The Honorable Robert SumwaltVice ChairmanNational Transportation Safety BoardTestimony of Robert L. Sumwalt, Vice ChairmanNational Transportation Safety BoardBefore theU.S. SenateCommittee on Commerce, Science and TransportationSubcommittee on Surface Transportation and Merchant MarineInfrastructure, Safety, and SecurityRail Safety LegislationMay 22, 2007Good morning Chairman Lautenberg, Ranking Member Smith, and Members of the Subcommittee. My name is Robert Sumwalt, Vice Chairman of the National Transportation Safety Board. Chairman Lautenberg, I would like to take this opportunity to thank you, the Members of the Subcommittee, and staff for inviting the Safety Board to testify today on several rail safety issues that are being considered in proposed rail safety legislation and for your continued interest in furthering the safety of our Nation’s railways.The Safety Board is concerned about several rail safety issues that are being considered by this Subcommittee including train crew fatigue, the lack of positive train control systems to prevent train collisions, overspeed derailments, and improper switch positions in non-signaled (dark) territory.Train Crew FatigueThe Safety Board has investigated a decades-long history of fatigue-caused railroad accidents, and we have an equally long history of safety recommendations made to address the problem. We share the frustration with the Federal Railroad Administration (FRA) regarding its lack of legislative authority to address the root causes of fatigue through scientifically based principles of workload and fatigue management.We have investigated more than a dozen railroad accidents in which we believe train crew fatigue played a contributing role. The earliest railroad accident investigation in which the Board attributed the probable cause to fatigue was a collision between two freight trains at Wiggins, Colorado, in 1984. About a week later, two more freight trains collided near Newcastle, Wyoming. Again, the Board found that the probable cause was the crew of the striking train falling asleep and failing to comply with restrictive signals.Since 1984, fatigue-related train accidents have continued, such as the collisions between two freight trains at Anding, Mississippi, in 2005 and at Macdona, Texas, in 2004. In Anding, the northbound train crew failed to comply with wayside signals requiring them to stop and their train hit a southbound train head-on killing all four crewmembers. The Safety Board examined the work/rest cycles of the northbound train crews and found that both the engineer and conductor had worked about 11 ½ hours per night and had been sleeping about 5 ½ hours per night for the 3 days immediately before the accident. Both crewmembers typically worked 6 days a week, most often going on duty between 12:00 a.m. and 1:00 a.m., and were usually on duty for 11 to 12 hours. They were working their sixth consecutive day when the accident occurred in Anding. Getting a repeatedly insufficient amount of sleep on a regular basis can impair human performance and alertness, and the crewmembers’ short sleep periods likely allowed them to develop a cumulative sleep loss or sleep debt.In the Macdona accident investigation, the Safety Board found that both crewmembers did not obtain sufficient restorative rest before reporting for duty because of their ineffective use of off-duty time, and that the Union Pacific Railroad’s train crew scheduling practices inverted the crewmembers’ work/rest periods--both of which contributed to the accident. Work as a train crewmember entails an unpredictable job schedule that can make it difficult for employees to effectively balance their personal and work lives. We found that the unpredictability of Union Pacific train crewmembers’ work schedules may have encouraged them to delay obtaining rest in the hope that they would not be called to work until later on the day of the accident.Fatigue related accidents have occurred across all regions of the country. The Safety Board has investigated at least one fatigue-caused accident on nearly every major railroad. Moreover, no type of railroad operation is immune from the effects of fatigue. Although the majority of fatigue accidents that we have investigated involve freight operations, our investigation case files contain fatigue accidents involving long-distance passenger trains, commuter trains, light rail operations, and even subway trains.The work schedules of rail crewmembers permit repetitive 12-hour days that lead to cumulative fatigue or sleep debt. When the workers’ commute, limbo time and family/personal responsibilities are factored into their daily schedules, the conditions for exceedingly long days that lead to acute fatigue are evident. The relatively short mandatory periods of time off currently in place do not afford the opportunity for fully restorative sleep.Just as our accident history has identified the problem of fatigue in railroad accidents, the Safety Board’s recommendation history has identified actions that we think could address the problem. In the past two decades, the Safety Board has issued 34 recommendations concerning railroad employee fatigue. The FRA received 8, the others have gone to rail carriers and operating unions. The Board has recommended that the railroad companies reduce the irregularity and unpredictability of crewmember’s work/rest schedules and provide education and counseling to help them avoid sleep deprivation. And, we have asked all rail carriers to develop policies that would allow an employee to report off duty, without penalty, when they are impaired by lack of sleep.The laws, rules, and regulations governing this aspect of transportation safety in the railroad industry fail to address the problem. The Railroad Hours of Service Act allows railroad operating employees to work 11 hours 59 minutes, and after only 8 hours off duty return back to work. An employee who works the full 12 hours, just one more minute, would get 10 hours off duty before being allowed to return to work. And, under the current law, these employees are permitted to repeat that arduous work-rest cycle an unlimited number of times. The Railroad Hours of Service Act does not take into account either rotating work schedules or the accumulated hours spent working in limbo time, which can be substantial--adding additional hours to the workday. The Railroad Hours of Service Act also does not take into account the significant effects of the human circadian rhythm upon a crewmember’s level of alertness.The Macdona accident again prompted the Safety Board to issue new recommendations to FRA: R-06-14 to require railroads to use scientifically based principles when assigning work schedules, and R-06-15 to establish requirements that limit train crewmembers limbo time.FRA’s October 24, 2006, response to the Board on these recent recommendations again stated that FRA lacks rulemaking authority over duty hours. This precludes the FRA from making use of almost a century of rigorous scientific research on the issue of sleep-wake cycles and fatigue-induced performance failures to try to reduce fatigue-related accidents. The FRA response letter further stated “the FRA supports efforts to address the fatigue experienced by railroad operating employees, and acknowledges that the existing hours-of-service is not designed to address the causes of fatigue.” The FRA has subsequently sought legislative authority to enact hours-of- service regulations.The Board strongly believes that the FRA needs authority to regulate crewmember work scheduling practices and work limits, and the Safety Board supports statutory change that would provide the FRA that authority.Proposals being considered for rail safety legislation this year include elements that address certain aspects of employee fatigue: at least 10 hours of undisturbed off-duty time with no contact during the period; at least 24 consecutive hours of rest in a 7-day consecutive work period; at least 48 hours off-duty after 7 consecutive 8-hour workdays; and eliminating limbo time or requiring an additional 4 hours of undisturbed off-duty time when limbo time exceeds an hour. The Safety Board believes that a comprehensive fatigue management program is needed that considers scientifically based principles when assigning work schedules, including factors that influence acute and cumulative fatigue, the body’s ability to adjust to rotating schedules, and the responsibility of employees to get sufficient and timely sleep during off-duty periods. Although some of these elements may have a positive effect on improving training crews’ adequate rest, without a comprehensive program, the Safety Board does not believe that train crew fatigue will be adequately addressed. We further believe that the best means to achieve this result is through regulations promulgated by the FRA that can be modified as industry conditions evolve.Positive Train ControlTechnological solutions, such as positive train control systems, have great potential to reduce the number of serious train accidents by providing safety redundant systems to protect against human performance failures. As a consequence, positive train control has been on the Safety Board’s list of Most Wanted Safety Improvements for 17 years.In the past 10 years, the Safety Board has investigated 52 rail accidents, including 4 transit accidents, where the installation of a positive train control system would likely have prevented the accident. These include 5 accidents in 2005: Graniteville, South Carolina; Anding, Mississippi; Shepherd, Texas; Chicago, Illinois; and Texarkana, Arkansas.The objective of positive train control is to prevent train collisions and over-speed accidents by requiring automatic control systems to override mistakes by human operators. This issue was highlighted in 2002 when a freight train and a commuter train collided head-on in Placentia, California, a high-speed corridor where commuter and intercity passenger trains operate. As a result of the Placentia accident, the Safety Board reiterated Safety Recommendation R-01-6 to the FRA to facilitate actions necessary for development and implementation of positive train control systems that include collision avoidance, and require implementation of positive train control systems on main line tracks, establishing priority requirements for high-risk corridors such as those where commuter and intercity passenger railroads operate. The FRA published a final rule in the Federal Register titled “Standards for Development and Use of Processor-Based Signal and Train Control Systems,” which became effective on June 6, 2005. As a result of FRA’s responsiveness, Safety Recommendation R-01-6 is classified “Open—Acceptable Response.”We are pleased to note that today, several railroads are moving to develop positive train control systems. For example, in January of this year, the FRA approved a BNSF Railway project for its Electronic Train Management System (ETMS), an overlay technology that augments an existing train control method. The ETMS system includes an in-cab electronic display screen that will first warn of a problem and then automatically engage the train’s braking system if the locomotive engineer fails to act appropriately. The FRA action allows BNSF to implement ETMS on 35 specific freight lines in 17 states.The Union Pacific Railroad (UP) is working on a communication-based train control system pilot project that will enforce stop signals, dark territory authority limits, and speed restrictions. Field tests are scheduled to be conducted on two test beds and will cover about 333 miles of track. UP began installing test equipment on locomotives in September 2006.Although we are encouraged with progress underway by some railroads, we note that positive train control systems are needed on railroad systems across the entire United States. The Safety Board believes that positive train control systems should be required.Improperly Positioned SwitchesOne of the most serious hazardous materials train accidents in recent years occurred in Graniteville, South Carolina, on January 6, 2005, after a Norfolk Southern Railway Company freight train, while traveling 47 mph, encountered an improperly positioned switch that diverted the train from the main line onto an industry track, where it struck an unoccupied parked train. The track through Graniteville was non-signaled (dark) territory. Nine people died as a result of chlorine gas inhalation after a tank car was punctured during the accident.The investigation found that the improperly lined switch had most recently been used by the crew of a local train about 8 hours before the accident. The crew had lined the switch for an industry track in order to place two cars at a local plant and then park their train. No crewmember remembered relining the switch for the main line before they boarded a taxi and returned to the terminal. The Safety Board concluded that the local train crew failed to reline the main line switch for one or more of the following reasons: (1) the task of relining the switch was functionally isolated from other tasks the crew was performing, (2) the crewmembers were rushing to complete their work and secure their train before reaching their hours-of-service limits, (3) the crew had achieved their main objective of switching cars and were focused on the next task of securing their equipment and going off duty, and (4) the switch was not visible to the crew as they worked, leaving them without a visual reminder to reline the switch.On September 15, 2005, a UP train entered a siding in Shepherd, Texas, at approximately 37 mph and struck a parked train, killing one crewmember. There were no wayside signals to govern the train movements or protect the train from an interruption in the continuity of the track, such as an open switch. Consequently, strict compliance with the operating rules was necessary to protect one train from another. The probable cause of this accident was the failure of a previous crew to return a main track switch to the normal position after they had secured the train on the siding and departed the area.The Safety Board was concerned as early as 1974 about the issue of train speeds in areas not under a form of centralized traffic control. As a result of its investigation of an accident in Cotulla, Texas, involving a misaligned switch in non-signaled territory, the Board recommended that the FRA determine and assess the current risks of train accidents involving misaligned switches, collisions, broken rail, and other route obstructions on main track where automatic block signal systems do not exist, and to promulgate regulations that detail the major risks and controls assumed, set guidelines for safe operations below the maximum operating speed, and assign responsibility to the carrier for safe operations. Because the FRA’s actions did not satisfy the Safety Board’s intent that new regulations specify circumstances that were required when trains operated below the allowable maximum speed, Safety Recommendation R-74-26 was classified “Closed—Unacceptable Action.”Measures beyond additional operating rules, forms, or penalties are needed to ensure that accidents, such as the one in Graniteville, South Carolina, do not recur. On December 12, 2005, the Safety Board issued Safety Recommendation R-05-14 to the FRA to require that, along main lines in non-signaled territory, railroads install an automatically activated device, independent of the switch banner, that will, visually or electronically, compellingly capture the attention of employees involved with switch operations and clearly convey the status of the switch both in day and in darkness. In a letter dated June 30, 2006, the FRA acknowledged that additional actions are needed to protect the safety of trains in dark territory and that over time, positive train control will serve this function. However, it noted concern that any system that requires power at the switch location will involve significant costs simply because of the number of switches involved. The letter advises that the FRA has initiated a project to evaluate a system that it believes will be able to detect and report switch point gapping for switches on main line tracks located within dark territories as an alternate action.The Safety Board also recommended that the FRA require railroads, in non-signaled territory and in the absence of switch position indicator lights or other automated systems that provide train crews with advance notice of switch positions, to operate those trains at speeds that will allow them to be safely stopped in advance of misaligned switches (R-05-15). In its June 30, 2006, letter, the FRA states that it does not believe the recommendation is feasible for operational and economic reasons and may also increase the risk of derailments. The FRA hastened to add that there are undoubtedly certain situations where requiring trains to approach switches prepared to stop would be practical and an appropriate safety response and that railroads should consider this option as they conduct risk assessments of their hazardous materials routes. However, the FRA states that it is not aware of any means to describe how this strategy could be applied in a safe and cost-effective manner. The FRA requested that the Safety Board classify the safety recommendation as “Closed—Reconsidered.”Finally, the Safety Board believes that modeling accident forces and applying fracture toughness standards, as recommended in the Minot, North Dakota, accident report, will improve the crashworthiness of tank cars transporting hazardous materials. However, because of the time it will take to design and construct improved tank cars, the Board believes that the most expedient and effective means to reduce the public risk from the release of highly poisonous gases in train accidents is for railroads to implement operational measures that will minimize the vulnerability of tank cars transporting these products. For example, in Graniteville, the chlorine tank car that was punctured was in the ninth position of 42 freight cars in the train; the front 16 freight cars derailed. In Macdona, the punctured chlorine tank car was in the 16th position of 74 freight cars in the train; the front 19 cars in this train derailed. Following the Graniteville accident, the Board recommended that the FRA require railroads to implement operating measures, such as positioning tank cars toward the rear of trains and reducing speeds through populated areas to minimize impact forces from accidents and reduce the vulnerability of tank cars transporting chlorine, anhydrous ammonia, and other liquefied gases designated as poisonous by inhalation (R-05-16). In its response of October 24, 2006, the FRA stated that it believes that placing toxic inhalation hazard cars at the rear of a train would do little to protect them from damage and that slowing trains could have a negative impact on operations. However it would continue to examine the issue.Other Safety IssuesThe Safety Board also recognizes that proposed rail safety legislation addresses several safety provisions previously addressed in safety recommendations issued by the Board. These issues include requirements for toll-free numbers at grade crossings so that malfunctions of signals, crossing gates, or disabled vehicles can be reported; a requirement that rail, used to replace defective rail, be inspected by ultrasonic or other appropriate inspection to ensure that the replacement rail is free of internal defects; to develop and implement safety regulations for all classes of track for concrete ties; and to provide emergency escape breathing apparatus for all crewmembers on freight trains carrying hazardous materials that would pose an inhalation hazard in the event of an unintentional release.Rail Passenger Disaster Family AssistanceFinally, a proposal for Rail Passenger Disaster Family Assistance mirrors the Aviation Disaster Family Assistance Act of 1996, which makes the Board responsible for coordinating assistance to families after major aviation accidents. The Aviation Disaster Family Assistance Act has been tremendously successful--the “gold standard” in family assistance. This has been because of the Board’s commitment to assisting victims and their family members, the significant cooperation and support of the aviation industry, and support of all of our federal partners and the non-profit community. We believe this proposed legislation would be beneficial to victims and their families, providing the needed coordination and support following a rail disaster.However, the Board has two concerns regarding this proposed legislation. The first is clarification of the Board’s responsibilities to victims in accidents where the Board is not launching an investigative team. If we are required to provide information about the accident investigation we have to be in a position to have timely access to that information. Second, this legislation would present a significant demand for additional resources. This would include staff to assist rail carriers in their preparedness efforts and to handle the accident launch responsibilities. Currently the Office of Transportation Disaster Assistance has a staff of four. A major aviation accident is challenging for such a small team. With the addition of rail responsibilities and the possibility of a rail accident and aviation accident occurring simultaneously, it would be necessary to have additional staff handle all of the demands.Mr. Chairman, that completes my statement, and I will be happy to respond to questions at the appropriate time.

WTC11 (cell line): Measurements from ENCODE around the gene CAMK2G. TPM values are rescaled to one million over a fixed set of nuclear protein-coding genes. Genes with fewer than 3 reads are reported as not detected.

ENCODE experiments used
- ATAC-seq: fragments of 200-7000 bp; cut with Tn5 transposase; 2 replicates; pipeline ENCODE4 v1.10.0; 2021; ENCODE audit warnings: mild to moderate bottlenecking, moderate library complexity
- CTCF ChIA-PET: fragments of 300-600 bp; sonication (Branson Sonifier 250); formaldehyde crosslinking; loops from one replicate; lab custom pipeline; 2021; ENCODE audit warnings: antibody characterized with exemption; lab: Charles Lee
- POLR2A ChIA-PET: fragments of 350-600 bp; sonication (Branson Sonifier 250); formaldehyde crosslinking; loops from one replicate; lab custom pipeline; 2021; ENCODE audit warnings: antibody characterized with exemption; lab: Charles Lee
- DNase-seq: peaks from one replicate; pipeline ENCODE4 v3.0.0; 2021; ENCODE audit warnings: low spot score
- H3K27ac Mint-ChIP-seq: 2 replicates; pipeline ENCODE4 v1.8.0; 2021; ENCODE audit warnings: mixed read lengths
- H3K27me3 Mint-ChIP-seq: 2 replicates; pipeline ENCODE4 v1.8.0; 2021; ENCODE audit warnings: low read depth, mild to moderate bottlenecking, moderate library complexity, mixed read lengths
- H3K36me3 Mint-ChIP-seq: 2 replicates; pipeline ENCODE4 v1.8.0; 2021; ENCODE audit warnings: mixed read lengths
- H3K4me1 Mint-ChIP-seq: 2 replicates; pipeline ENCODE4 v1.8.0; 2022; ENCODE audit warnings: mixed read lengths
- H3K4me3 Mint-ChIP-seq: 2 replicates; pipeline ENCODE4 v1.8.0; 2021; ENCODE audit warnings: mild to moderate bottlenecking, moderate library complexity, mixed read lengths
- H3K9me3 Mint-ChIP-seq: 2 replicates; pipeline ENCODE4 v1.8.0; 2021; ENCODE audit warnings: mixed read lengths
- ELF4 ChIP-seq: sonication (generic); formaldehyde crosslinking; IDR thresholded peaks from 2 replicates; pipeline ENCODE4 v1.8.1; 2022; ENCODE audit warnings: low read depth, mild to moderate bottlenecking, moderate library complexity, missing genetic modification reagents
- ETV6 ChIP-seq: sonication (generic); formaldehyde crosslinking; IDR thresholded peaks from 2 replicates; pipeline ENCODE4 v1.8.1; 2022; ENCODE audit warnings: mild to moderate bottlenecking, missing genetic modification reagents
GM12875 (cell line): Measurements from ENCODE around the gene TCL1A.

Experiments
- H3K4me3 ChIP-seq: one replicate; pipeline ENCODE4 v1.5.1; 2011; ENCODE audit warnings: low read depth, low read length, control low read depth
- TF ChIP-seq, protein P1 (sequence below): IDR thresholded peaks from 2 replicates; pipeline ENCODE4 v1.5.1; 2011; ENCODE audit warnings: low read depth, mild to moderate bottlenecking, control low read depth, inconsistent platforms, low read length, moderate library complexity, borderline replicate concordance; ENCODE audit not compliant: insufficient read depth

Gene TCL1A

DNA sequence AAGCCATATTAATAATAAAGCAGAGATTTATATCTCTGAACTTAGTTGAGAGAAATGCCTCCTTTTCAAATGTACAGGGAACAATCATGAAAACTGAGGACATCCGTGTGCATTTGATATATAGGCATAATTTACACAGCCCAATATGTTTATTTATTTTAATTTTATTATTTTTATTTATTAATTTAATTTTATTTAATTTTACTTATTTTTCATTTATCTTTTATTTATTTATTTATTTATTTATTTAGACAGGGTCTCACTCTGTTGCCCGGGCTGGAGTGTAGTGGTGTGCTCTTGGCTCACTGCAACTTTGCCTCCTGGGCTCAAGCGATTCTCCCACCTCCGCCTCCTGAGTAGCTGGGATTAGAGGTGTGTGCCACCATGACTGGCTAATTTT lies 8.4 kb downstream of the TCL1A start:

Ms. Katherine SiggerudDirector, Physical Infrastructure TeamGovernment Accountability Office